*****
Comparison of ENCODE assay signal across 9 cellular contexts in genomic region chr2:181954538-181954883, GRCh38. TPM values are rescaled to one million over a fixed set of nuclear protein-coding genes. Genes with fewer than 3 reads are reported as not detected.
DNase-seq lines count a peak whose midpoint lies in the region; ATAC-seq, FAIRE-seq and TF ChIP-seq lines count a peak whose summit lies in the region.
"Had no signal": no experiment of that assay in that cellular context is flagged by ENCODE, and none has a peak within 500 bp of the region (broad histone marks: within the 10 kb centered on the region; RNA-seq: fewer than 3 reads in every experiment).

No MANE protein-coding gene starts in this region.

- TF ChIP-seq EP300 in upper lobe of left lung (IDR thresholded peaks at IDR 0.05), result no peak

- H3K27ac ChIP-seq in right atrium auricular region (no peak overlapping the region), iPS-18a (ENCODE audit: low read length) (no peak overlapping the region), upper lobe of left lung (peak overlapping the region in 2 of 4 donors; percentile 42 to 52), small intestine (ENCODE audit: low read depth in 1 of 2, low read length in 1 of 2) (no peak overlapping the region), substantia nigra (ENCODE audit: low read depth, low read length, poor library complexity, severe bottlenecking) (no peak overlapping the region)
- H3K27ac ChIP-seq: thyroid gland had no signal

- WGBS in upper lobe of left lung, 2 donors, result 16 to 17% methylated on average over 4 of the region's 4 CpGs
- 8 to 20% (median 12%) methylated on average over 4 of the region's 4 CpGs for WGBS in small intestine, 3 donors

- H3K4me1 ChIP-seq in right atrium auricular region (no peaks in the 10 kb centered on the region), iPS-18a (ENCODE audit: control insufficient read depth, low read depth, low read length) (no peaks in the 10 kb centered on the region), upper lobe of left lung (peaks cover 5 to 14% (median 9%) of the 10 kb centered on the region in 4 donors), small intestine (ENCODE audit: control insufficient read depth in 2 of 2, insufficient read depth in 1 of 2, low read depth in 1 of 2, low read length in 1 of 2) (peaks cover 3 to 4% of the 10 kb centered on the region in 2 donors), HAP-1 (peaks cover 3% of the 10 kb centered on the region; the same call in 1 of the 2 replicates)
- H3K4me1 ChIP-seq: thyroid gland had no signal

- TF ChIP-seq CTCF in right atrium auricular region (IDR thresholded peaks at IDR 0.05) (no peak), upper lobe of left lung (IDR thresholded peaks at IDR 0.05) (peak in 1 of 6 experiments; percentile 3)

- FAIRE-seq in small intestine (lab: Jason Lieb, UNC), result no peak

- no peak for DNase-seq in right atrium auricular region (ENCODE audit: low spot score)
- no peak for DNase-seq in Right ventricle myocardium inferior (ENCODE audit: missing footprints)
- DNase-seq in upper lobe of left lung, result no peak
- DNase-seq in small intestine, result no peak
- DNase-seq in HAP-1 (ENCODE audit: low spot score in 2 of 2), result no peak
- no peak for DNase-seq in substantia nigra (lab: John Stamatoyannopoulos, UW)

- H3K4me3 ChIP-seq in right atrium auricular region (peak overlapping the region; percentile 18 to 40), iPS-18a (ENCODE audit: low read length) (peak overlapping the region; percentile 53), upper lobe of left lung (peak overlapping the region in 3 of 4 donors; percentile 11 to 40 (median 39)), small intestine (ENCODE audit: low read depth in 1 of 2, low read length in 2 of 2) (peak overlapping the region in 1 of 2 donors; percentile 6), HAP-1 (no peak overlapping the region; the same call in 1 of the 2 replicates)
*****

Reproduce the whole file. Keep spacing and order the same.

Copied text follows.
Comparison of ENCODE assay signal across 9 cellular contexts in genomic region chr2:181954538-181954883, GRCh38. TPM values are rescaled to one million over a fixed set of nuclear protein-coding genes. Genes with fewer than 3 reads are reported as not detected.
DNase-seq lines count a peak whose midpoint lies in the region; ATAC-seq, FAIRE-seq and TF ChIP-seq lines count a peak whose summit lies in the region.
"Had no signal": no experiment of that assay in that cellular context is flagged by ENCODE, and none has a peak within 500 bp of the region (broad histone marks: within the 10 kb centered on the region; RNA-seq: fewer than 3 reads in every experiment).

No MANE protein-coding gene starts in this region.

- TF ChIP-seq EP300 in upper lobe of left lung (IDR thresholded peaks at IDR 0.05), result no peak

- H3K27ac ChIP-seq in right atrium auricular region (no peak overlapping the region), iPS-18a (ENCODE audit: low read length) (no peak overlapping the region), upper lobe of left lung (peak overlapping the region in 2 of 4 donors; percentile 42 to 52), small intestine (ENCODE audit: low read depth in 1 of 2, low read length in 1 of 2) (no peak overlapping the region), substantia nigra (ENCODE audit: low read depth, low read length, poor library complexity, severe bottlenecking) (no peak overlapping the region)
- H3K27ac ChIP-seq: thyroid gland had no signal

- WGBS in upper lobe of left lung, 2 donors, result 16 to 17% methylated on average over 4 of the region's 4 CpGs
- 8 to 20% (median 12%) methylated on average over 4 of the region's 4 CpGs for WGBS in small intestine, 3 donors

- H3K4me1 ChIP-seq in right atrium auricular region (no peaks in the 10 kb centered on the region), iPS-18a (ENCODE audit: control insufficient read depth, low read depth, low read length) (no peaks in the 10 kb centered on the region), upper lobe of left lung (peaks cover 5 to 14% (median 9%) of the 10 kb centered on the region in 4 donors), small intestine (ENCODE audit: control insufficient read depth in 2 of 2, insufficient read depth in 1 of 2, low read depth in 1 of 2, low read length in 1 of 2) (peaks cover 3 to 4% of the 10 kb centered on the region in 2 donors), HAP-1 (peaks cover 3% of the 10 kb centered on the region; the same call in 1 of the 2 replicates)
- H3K4me1 ChIP-seq: thyroid gland had no signal

- TF ChIP-seq CTCF in right atrium auricular region (IDR thresholded peaks at IDR 0.05) (no peak), upper lobe of left lung (IDR thresholded peaks at IDR 0.05) (peak in 1 of 6 experiments; percentile 3)

- FAIRE-seq in small intestine (lab: Jason Lieb, UNC), result no peak

- no peak for DNase-seq in right atrium auricular region (ENCODE audit: low spot score)
- no peak for DNase-seq in Right ventricle myocardium inferior (ENCODE audit: missing footprints)
- DNase-seq in upper lobe of left lung, result no peak
- DNase-seq in small intestine, result no peak
- DNase-seq in HAP-1 (ENCODE audit: low spot score in 2 of 2), result no peak
- no peak for DNase-seq in substantia nigra (lab: John Stamatoyannopoulos, UW)

- H3K4me3 ChIP-seq in right atrium auricular region (peak overlapping the region; percentile 18 to 40), iPS-18a (ENCODE audit: low read length) (peak overlapping the region; percentile 53), upper lobe of left lung (peak overlapping the region in 3 of 4 donors; percentile 11 to 40 (median 39)), small intestine (ENCODE audit: low read depth in 1 of 2, low read length in 2 of 2) (peak overlapping the region in 1 of 2 donors; percentile 6), HAP-1 (no peak overlapping the region; the same call in 1 of the 2 replicates)